Continuous, intermittent and passive sampling of airborne VOCs


Long sampling periods are often advantageous or required for measuring air quality and characterizing exposures. However, sampling periods exceeding 8 to 24 h using thermally desorbable adsorbent tube (TDT) samplers for the measurement of airborne volatile organic compounds (VOCs) face several challenges, including maintaining stable and low flow rates, and avoiding breakthrough of the adsorbent. These problems may be avoided using intermittent sampling; however, the literature contains few if any reports that have evaluated this technique in environmental, occupational or other applications. The purpose of this study is to evaluate continuous, intermittent and passive sampling methods using both laboratory and real-world tests. Laboratory tests compared continuous and intermittent (active) samplers in a controlled dynamic test gas generation system. Field tests used side-by-side active and passive samplers in an office, home workshop and four smokers' homes. All samples were analyzed for a wide range of VOCs by GC-MS. In most instances, intermittent sampling yielded better reproducibility (duplicate precision of 10 ± 6%) than continuous low-flow sampling (18 ± 5%), in part due to difficulty maintaining low flows. Concentrations obtained using intermittent sampling agreed with those for continuous sampling, with downward biases resulting primarily from errors in flow rate measurements. In the field, more VOC species were detected using active rather than passive sampling. Passive measurements were 12% lower than continuous measurements, a difference attributed to declining uptake rates at higher concentrations over the 3 to 4 d sampling period. Overall, most measurements obtained using the three sampling methods agreed within 20% for a wide range of concentrations (0.1 to 230 μg m -3). Both passive and intermittent sampling approaches are suitable for long sampling periods, but intermittent sampling provides greater flexibility with respect to sampling period, and permits the use of multi-bed adsorbents that can capture a wider range of VOCs. © The Royal Society of Chemistry.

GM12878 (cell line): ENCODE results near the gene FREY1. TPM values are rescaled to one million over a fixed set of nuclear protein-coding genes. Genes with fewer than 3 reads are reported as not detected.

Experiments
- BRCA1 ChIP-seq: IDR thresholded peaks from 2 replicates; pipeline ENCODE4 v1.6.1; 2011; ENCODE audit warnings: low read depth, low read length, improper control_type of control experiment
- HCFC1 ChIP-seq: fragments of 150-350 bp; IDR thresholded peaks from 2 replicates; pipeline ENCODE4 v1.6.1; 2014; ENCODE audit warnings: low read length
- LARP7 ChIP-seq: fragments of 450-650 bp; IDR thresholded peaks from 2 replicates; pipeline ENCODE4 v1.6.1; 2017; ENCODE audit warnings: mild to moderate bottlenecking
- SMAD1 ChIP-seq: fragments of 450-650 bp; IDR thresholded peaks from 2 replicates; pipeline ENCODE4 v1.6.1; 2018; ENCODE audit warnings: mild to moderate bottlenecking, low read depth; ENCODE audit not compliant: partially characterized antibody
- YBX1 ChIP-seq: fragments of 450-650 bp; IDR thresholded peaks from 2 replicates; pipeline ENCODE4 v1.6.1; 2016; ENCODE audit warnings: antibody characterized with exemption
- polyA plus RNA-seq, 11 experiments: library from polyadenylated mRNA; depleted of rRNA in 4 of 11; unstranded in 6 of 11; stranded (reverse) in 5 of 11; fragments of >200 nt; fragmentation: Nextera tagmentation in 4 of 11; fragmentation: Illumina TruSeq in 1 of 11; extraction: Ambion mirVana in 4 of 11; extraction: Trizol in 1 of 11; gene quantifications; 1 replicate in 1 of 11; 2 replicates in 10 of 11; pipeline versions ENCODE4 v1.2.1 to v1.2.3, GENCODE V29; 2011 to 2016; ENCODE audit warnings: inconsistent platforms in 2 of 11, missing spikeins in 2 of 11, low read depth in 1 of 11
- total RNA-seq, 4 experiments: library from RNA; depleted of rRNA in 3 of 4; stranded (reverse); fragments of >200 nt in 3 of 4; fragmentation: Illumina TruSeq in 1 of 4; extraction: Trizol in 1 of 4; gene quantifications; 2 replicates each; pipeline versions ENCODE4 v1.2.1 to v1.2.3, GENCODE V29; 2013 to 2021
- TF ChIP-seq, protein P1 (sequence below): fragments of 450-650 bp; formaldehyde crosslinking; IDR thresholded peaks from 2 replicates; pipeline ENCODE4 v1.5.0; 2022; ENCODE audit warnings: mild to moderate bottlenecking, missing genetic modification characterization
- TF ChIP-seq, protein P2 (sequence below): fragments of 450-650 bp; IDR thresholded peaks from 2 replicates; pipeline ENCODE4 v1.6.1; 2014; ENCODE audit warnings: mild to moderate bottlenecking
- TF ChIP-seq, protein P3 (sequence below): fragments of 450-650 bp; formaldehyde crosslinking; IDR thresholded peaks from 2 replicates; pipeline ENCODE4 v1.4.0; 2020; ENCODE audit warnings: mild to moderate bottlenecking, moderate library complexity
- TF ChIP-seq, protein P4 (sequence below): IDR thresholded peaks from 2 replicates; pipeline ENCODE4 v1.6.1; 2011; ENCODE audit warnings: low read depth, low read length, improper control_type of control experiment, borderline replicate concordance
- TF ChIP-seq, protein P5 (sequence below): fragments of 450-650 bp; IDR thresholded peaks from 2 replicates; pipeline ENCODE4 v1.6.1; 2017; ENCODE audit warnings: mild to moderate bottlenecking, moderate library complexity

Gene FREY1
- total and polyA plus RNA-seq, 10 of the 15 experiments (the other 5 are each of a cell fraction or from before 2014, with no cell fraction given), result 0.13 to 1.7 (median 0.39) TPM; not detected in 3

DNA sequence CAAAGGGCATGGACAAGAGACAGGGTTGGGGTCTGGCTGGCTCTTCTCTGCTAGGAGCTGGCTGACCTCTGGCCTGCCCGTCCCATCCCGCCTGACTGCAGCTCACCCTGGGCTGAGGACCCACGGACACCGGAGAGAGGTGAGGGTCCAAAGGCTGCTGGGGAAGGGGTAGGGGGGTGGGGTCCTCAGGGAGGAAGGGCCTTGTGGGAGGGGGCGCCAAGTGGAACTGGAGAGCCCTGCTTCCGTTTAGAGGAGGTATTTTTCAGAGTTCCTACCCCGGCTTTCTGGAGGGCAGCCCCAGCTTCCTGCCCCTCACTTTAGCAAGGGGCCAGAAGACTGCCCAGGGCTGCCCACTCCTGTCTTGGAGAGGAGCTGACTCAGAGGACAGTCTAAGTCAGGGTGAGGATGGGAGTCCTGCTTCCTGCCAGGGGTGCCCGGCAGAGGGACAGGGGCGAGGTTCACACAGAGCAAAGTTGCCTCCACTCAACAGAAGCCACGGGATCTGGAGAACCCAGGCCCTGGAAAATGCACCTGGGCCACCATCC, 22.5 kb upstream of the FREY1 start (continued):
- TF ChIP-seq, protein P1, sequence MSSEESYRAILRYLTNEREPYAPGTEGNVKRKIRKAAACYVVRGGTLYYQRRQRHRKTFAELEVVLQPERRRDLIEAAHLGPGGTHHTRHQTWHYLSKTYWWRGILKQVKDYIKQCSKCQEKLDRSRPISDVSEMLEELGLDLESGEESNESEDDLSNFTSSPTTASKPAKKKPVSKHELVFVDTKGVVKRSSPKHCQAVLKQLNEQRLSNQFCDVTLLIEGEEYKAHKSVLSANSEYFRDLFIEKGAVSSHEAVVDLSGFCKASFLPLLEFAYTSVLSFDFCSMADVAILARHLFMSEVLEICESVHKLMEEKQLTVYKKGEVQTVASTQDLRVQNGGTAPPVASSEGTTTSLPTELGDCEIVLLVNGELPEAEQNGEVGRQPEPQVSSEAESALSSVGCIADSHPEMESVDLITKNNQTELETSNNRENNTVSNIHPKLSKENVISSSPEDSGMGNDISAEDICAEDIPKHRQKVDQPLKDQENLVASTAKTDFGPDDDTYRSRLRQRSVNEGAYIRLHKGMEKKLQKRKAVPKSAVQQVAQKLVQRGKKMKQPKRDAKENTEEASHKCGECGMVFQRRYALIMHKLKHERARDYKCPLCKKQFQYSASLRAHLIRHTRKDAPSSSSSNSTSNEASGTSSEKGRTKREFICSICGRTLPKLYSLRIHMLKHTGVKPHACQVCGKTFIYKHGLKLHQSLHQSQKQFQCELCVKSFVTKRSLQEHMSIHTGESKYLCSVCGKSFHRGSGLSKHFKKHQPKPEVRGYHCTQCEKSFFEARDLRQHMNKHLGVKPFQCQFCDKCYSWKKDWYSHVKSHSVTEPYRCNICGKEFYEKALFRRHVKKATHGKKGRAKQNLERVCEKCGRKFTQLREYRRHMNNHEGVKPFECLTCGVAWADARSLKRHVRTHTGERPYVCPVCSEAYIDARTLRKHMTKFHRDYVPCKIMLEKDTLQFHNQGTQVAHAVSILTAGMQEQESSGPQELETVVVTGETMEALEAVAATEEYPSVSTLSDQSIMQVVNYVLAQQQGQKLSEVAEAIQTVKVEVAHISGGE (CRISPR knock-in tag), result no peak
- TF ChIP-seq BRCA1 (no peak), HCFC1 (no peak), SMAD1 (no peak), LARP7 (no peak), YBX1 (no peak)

Publication Title

Journal of Environmental Monitoring